I don’t wish to push the historical analogy too far, but the parallels are striking. Consider the case of Colonel Hubert Henry. He played a central role in the French army’s cover-up of false charges against Dreyfus. In 1898, after confessing that he had forged documents meant to incriminate the Jewish officer, Henry committed suicide. Declaring him a martyr and hero, French conservatives established a memorial fund for Henry. Charles Maurras explained that we should not mire ourselves in small-minded ideas of “legality and private morality.” Colonel Henry had seen that the fate of the nation was at stake, and thus he had responded to “a higher, more rigorous, more extensive sphere of morality.” In short: His lies and forgeries were in service of the truth—the truth that France is imperiled.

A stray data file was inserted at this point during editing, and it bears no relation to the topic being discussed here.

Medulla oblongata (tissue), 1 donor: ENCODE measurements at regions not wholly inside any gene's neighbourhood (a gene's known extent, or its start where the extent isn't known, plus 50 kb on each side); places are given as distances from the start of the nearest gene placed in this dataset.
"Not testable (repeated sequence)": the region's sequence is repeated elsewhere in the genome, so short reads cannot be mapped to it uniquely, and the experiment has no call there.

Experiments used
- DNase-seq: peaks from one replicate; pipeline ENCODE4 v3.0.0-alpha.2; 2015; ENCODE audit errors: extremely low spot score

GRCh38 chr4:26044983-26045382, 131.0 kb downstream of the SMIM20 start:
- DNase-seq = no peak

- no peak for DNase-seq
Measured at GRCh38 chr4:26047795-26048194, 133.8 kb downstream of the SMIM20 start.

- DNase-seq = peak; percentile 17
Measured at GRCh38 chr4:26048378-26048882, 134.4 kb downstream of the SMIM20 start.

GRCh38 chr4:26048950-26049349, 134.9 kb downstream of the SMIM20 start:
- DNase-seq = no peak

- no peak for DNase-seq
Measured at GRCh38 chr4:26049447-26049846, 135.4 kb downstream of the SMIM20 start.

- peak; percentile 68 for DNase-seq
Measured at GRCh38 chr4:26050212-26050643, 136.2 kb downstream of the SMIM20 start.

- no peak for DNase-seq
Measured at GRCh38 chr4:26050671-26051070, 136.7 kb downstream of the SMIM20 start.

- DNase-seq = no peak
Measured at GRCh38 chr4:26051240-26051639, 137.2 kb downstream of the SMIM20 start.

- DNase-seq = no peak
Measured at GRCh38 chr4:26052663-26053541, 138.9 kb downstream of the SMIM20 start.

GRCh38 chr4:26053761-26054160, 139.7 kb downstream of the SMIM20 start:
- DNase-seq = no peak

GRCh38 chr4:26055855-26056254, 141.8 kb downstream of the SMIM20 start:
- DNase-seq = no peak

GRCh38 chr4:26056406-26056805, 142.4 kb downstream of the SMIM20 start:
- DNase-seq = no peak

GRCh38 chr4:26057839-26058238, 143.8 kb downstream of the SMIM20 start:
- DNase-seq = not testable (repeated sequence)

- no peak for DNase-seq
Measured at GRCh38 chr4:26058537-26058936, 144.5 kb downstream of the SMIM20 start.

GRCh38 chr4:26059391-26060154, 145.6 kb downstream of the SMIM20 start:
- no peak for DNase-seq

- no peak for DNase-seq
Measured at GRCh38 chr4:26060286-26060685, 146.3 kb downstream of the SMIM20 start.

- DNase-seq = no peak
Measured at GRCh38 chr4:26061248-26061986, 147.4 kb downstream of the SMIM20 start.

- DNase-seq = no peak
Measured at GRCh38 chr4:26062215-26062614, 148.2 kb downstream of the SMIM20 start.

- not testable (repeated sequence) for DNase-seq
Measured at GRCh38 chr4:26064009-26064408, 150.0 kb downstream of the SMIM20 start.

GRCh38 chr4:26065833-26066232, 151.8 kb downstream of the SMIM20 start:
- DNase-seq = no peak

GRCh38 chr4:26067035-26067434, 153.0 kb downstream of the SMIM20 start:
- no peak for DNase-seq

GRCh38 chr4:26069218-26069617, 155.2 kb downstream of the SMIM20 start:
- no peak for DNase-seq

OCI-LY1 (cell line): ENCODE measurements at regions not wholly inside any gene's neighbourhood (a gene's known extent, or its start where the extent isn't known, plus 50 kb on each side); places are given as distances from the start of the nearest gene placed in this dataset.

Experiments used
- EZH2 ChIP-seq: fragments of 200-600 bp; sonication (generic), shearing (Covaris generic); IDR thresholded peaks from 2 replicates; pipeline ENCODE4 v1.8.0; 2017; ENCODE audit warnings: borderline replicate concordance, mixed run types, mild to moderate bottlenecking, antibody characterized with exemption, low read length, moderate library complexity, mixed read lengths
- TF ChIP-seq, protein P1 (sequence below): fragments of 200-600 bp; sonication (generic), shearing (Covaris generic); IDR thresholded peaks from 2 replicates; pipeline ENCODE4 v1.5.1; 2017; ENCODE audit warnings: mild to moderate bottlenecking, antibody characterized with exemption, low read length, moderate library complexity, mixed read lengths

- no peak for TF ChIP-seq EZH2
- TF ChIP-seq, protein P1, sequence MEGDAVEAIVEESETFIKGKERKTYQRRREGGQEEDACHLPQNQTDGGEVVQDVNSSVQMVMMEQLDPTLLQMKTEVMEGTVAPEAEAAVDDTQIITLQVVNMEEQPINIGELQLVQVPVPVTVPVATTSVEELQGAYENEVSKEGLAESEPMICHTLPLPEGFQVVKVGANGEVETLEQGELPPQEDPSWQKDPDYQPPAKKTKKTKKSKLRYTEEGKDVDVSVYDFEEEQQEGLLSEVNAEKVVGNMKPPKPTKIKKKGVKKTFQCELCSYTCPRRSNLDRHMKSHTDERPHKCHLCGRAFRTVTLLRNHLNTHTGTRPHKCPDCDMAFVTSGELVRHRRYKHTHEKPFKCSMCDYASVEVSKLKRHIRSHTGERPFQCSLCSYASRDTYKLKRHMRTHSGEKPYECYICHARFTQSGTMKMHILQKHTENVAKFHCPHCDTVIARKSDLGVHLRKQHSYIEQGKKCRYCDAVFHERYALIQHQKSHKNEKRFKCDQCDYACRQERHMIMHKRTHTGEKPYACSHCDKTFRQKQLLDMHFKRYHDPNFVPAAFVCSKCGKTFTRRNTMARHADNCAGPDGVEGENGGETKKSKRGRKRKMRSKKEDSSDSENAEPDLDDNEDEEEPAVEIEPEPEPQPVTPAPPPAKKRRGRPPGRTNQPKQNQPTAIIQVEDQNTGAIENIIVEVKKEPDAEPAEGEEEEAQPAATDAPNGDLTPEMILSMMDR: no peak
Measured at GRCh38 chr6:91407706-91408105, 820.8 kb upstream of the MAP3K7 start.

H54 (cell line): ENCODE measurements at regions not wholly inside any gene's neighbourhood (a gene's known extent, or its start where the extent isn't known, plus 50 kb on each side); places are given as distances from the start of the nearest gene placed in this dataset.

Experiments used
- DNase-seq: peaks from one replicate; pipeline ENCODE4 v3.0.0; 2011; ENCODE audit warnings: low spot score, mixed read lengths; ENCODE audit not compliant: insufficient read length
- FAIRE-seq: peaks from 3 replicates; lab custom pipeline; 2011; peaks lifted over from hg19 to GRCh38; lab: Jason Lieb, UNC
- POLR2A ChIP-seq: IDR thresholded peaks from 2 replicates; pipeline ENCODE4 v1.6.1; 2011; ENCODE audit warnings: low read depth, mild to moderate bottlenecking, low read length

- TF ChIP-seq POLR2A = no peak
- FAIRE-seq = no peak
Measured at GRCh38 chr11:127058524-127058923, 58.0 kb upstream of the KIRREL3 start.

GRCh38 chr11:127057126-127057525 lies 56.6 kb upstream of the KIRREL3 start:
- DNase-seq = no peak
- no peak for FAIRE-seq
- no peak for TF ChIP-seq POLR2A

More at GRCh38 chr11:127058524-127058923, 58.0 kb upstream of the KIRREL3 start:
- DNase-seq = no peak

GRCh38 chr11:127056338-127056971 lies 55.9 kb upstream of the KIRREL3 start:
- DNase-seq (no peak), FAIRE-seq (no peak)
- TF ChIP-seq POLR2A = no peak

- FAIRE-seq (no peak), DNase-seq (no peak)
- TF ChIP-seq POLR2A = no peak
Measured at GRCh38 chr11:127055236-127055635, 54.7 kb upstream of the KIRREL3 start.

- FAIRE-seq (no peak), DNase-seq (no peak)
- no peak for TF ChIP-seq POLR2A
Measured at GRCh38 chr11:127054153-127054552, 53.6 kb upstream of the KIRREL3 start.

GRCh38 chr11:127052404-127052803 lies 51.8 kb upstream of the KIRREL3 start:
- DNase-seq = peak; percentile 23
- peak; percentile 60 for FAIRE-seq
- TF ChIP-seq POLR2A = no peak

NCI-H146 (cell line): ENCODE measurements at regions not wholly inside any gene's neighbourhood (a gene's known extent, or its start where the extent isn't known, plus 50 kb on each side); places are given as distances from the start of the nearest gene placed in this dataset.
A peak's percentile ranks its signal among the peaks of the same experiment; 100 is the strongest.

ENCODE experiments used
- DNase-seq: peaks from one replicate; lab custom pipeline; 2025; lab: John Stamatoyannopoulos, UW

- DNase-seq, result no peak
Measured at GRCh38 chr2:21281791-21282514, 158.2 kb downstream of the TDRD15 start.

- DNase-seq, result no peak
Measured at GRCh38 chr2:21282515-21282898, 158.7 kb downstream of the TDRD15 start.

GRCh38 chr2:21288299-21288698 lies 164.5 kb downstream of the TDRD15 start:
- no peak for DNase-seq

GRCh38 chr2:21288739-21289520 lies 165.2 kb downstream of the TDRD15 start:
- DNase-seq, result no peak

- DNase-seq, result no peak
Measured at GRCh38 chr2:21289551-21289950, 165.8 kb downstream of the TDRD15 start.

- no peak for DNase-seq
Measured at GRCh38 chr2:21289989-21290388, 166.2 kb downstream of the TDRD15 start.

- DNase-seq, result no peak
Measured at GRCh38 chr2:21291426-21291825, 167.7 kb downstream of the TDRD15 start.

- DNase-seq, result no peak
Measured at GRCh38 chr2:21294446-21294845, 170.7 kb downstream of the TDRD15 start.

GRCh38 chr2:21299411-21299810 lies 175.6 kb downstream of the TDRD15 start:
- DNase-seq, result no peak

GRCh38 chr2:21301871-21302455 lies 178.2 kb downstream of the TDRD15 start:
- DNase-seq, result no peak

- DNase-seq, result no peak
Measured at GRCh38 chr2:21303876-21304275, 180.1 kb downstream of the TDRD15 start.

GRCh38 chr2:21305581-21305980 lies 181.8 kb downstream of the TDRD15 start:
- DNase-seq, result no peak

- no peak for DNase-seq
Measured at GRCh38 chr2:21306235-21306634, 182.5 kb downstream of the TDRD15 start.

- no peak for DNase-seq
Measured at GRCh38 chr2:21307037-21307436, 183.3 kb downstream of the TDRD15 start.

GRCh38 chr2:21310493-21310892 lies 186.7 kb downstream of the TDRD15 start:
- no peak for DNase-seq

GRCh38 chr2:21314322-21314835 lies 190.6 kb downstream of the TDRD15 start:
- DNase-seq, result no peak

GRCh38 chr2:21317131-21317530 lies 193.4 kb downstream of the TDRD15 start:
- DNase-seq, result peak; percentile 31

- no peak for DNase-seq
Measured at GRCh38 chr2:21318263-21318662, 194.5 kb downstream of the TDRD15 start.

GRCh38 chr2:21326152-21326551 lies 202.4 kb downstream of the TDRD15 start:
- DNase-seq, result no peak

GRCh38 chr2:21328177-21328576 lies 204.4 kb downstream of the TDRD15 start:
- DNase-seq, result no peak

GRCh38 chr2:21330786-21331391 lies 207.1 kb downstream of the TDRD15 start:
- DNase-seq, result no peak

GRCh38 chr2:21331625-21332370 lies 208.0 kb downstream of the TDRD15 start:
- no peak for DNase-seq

One is reminded of Jussie Smollett. He, too, concocted false evidence by paying Abimbola and Olabinjo Osundairo to stage an assault, which he reported to the police as a hate crime during which his assailants put a noose around his neck and shouted racist and anti-gay epithets. Public figures expressed their support for Smollett, warning about the ever-present peril faced by black and gay men. As evidence mounted that the assault had been faked, a few condemned Smollett’s lies, others retracted their statements, and still others went silent. Some, though, maintained their support. Jeffrey Wright, a fellow actor, defended Smollet on the grounds that the faked assault was small beer compared to “a Trump-radicalized white nationalist with a weapons cache drawing up a list of Americans to kill.” The Los Angeles LGBT Center allowed that the circumstances were “confusing” and “deeply unfortunate.” But it admonished us to keep our eyes on the larger truth: “Hate crimes, particularly against people of color and the LGBT community, are real and on the rise.” The logic is that of Maurras. Yes, Smollett lied, but he did so in the service of a higher and more important truth.